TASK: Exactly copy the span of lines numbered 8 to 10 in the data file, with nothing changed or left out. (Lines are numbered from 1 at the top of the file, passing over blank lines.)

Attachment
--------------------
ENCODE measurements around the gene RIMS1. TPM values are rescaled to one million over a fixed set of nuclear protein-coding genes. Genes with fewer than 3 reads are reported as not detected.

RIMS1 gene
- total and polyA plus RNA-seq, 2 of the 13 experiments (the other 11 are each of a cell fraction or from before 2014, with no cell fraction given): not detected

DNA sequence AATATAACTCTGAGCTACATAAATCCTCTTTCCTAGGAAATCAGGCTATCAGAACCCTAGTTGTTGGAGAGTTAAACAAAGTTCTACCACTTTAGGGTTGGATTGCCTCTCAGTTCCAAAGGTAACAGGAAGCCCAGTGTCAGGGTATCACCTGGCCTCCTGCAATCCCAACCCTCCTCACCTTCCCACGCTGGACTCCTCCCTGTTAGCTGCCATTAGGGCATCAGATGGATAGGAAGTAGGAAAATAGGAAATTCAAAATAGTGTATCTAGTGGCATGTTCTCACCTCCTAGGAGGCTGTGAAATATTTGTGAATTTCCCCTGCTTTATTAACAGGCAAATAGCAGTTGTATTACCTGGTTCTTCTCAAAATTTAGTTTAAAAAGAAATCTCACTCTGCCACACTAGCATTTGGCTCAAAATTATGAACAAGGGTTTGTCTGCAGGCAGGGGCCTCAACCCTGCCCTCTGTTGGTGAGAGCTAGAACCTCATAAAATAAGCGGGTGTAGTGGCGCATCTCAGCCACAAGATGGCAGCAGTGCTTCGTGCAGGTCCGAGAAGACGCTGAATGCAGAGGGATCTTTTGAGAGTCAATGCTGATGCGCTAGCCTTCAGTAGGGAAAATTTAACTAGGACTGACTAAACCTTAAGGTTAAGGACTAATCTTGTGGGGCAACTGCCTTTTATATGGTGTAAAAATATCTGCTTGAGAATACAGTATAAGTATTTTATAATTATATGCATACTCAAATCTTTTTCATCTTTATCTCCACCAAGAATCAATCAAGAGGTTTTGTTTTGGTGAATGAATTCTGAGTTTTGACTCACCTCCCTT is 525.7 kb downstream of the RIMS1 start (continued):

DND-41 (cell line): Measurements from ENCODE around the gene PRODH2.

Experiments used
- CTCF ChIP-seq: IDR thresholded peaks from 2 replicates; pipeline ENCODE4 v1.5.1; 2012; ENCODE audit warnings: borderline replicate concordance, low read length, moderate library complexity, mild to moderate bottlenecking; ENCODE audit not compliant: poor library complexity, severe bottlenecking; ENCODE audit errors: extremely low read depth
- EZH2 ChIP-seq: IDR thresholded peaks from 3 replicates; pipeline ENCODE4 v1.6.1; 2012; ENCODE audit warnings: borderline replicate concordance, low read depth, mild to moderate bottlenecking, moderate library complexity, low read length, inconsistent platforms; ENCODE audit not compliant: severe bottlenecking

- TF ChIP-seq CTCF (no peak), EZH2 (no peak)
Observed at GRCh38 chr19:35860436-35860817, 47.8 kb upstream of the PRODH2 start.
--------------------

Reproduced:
- EZH2 ChIP-seq: IDR thresholded peaks from 3 replicates; pipeline ENCODE4 v1.6.1; 2012; ENCODE audit warnings: borderline replicate concordance, low read depth, mild to moderate bottlenecking, moderate library complexity, low read length, inconsistent platforms; ENCODE audit not compliant: severe bottlenecking

- TF ChIP-seq CTCF (no peak), EZH2 (no peak)
Observed at GRCh38 chr19:35860436-35860817, 47.8 kb upstream of the PRODH2 start.